AMT instructor Kyle Kosik, right, looks on as students Sonny Wyrosdick, left, and Adam Saville, center, drive rivets during class. Both Wyrosdick and Saville will have all four credits that EHS’ aviation maintenance program offers this year.

Editor’s note: This is part of an ongoing series focusing on the Career Tech programs offered by Enterprise High School.

Through a dual enrollment course with Enterprise State Community College’s Alabama Aviation College – based in Ozark – Enterprise High School students have the opportunity to get a jumpstart on becoming aviation mechanics.

The Aircraft Maintenance and Avionics Technology (AMT) program at EHS offers four courses – AMT 100, AMT 101, AMT 102 and AMT 111 – as dual enrollment courses taught by AAC instructor Kyle Kosik at the Enterprise Career and Technology Center.

AMT 100, which is a technical preparation course, deals in basic math and physics, weight and balance and basic federal regulations. AMT 101, which is a basic electricity course, teaches students about the basics of electrical work.

The hands-on courses begin with AMT 102, a materials and processes course, where students learn about torqueing, safety and bending and flaring tubing. Kosik says that AMT 111 is the program’s most popular course as it is completely hands on. The aircraft sheet metal repair course sees students “banging” rivets, bending metal, making different types of patches and completely working hands on with metal work and learning the ins and outs of repairing aircraft.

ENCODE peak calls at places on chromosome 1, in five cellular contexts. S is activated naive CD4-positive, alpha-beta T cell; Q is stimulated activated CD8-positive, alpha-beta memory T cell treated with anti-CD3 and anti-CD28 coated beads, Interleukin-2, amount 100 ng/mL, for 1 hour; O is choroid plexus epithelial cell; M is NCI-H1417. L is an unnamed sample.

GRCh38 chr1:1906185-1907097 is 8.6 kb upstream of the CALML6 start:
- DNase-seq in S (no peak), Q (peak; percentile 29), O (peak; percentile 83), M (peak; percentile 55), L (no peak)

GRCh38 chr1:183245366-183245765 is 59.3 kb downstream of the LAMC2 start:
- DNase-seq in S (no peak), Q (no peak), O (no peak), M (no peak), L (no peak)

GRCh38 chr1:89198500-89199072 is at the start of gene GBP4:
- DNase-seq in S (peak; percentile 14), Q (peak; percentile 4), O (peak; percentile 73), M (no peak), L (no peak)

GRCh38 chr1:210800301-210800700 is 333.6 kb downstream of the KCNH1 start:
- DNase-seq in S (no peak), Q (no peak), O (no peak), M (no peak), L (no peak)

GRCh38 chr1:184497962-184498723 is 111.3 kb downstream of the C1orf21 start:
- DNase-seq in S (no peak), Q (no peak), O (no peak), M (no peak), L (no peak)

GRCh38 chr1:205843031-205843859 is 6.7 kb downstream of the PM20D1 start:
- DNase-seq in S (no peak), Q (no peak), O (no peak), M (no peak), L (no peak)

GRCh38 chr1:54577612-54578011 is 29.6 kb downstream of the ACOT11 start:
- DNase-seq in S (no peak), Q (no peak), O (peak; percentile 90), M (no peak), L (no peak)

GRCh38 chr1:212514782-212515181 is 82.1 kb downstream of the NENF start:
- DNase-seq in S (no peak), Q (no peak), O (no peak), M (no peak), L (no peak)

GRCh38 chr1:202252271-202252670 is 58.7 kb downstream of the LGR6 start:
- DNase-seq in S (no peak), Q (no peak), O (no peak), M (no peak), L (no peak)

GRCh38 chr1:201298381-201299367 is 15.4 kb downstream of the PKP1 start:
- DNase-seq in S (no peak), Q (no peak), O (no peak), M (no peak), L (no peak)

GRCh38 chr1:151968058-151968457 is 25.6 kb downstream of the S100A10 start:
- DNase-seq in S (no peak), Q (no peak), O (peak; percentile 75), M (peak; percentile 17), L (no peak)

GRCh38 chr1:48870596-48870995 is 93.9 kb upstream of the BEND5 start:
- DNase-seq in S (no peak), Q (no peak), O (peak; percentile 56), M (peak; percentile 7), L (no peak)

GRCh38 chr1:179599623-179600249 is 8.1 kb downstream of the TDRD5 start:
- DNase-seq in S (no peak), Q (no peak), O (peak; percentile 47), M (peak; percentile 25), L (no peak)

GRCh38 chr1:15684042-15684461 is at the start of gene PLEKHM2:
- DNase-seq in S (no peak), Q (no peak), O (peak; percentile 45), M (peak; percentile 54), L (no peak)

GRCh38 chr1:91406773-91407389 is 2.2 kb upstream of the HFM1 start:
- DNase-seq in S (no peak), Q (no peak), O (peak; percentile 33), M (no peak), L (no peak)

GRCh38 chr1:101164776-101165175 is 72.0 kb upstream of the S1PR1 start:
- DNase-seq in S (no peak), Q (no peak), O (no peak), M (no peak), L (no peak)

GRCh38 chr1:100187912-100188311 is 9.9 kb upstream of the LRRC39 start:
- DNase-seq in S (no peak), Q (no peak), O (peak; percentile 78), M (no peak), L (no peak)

Kosik, who is in his second semester as the AMT instructor at ECTC, is a Tallahassee, Fla., native that attended Lively Technical College before working at an airline in Tallahassee. Kosik began working at Fort Rucker in 1985 and continued through 2005 before contracting overseas and then working at Bell Helicopters in Ozark in 2008. In 2009, Kosik began as an instructor at AAC.

Kosik said that he hopes to simply get students interested in the course to then hopefully steer them towards a career in aviation mechanics.

“We get the high school guys and try to get them interested in aviation and then go over to the aviation college,” Kosik said. “I want them to get their A&P license. The job opportunities are incredible. People like me are retiring, so there is a vacuum in aviation.

“The money and opportunities are out there. I would like them to get that A&P license and go see the world and have a ball.”

According to the website Indeed, aviation mechanics’ beginning pay at Fort Rucker starts at nearly $29 per hour.

Along with the possibility of earning scholarships in the program and earning the four AAC credits that EHS offers, students can also attend a night class at AAC during the year for free. Students can also take two courses during the summer.

Kosik said AAC offers 15 courses in total so EHS students that take advantage of all of the opportunities the AMT courses and AAC offers could very well graduate from high school ready to take the tests to earn their license as soon as they turn 18 years old.

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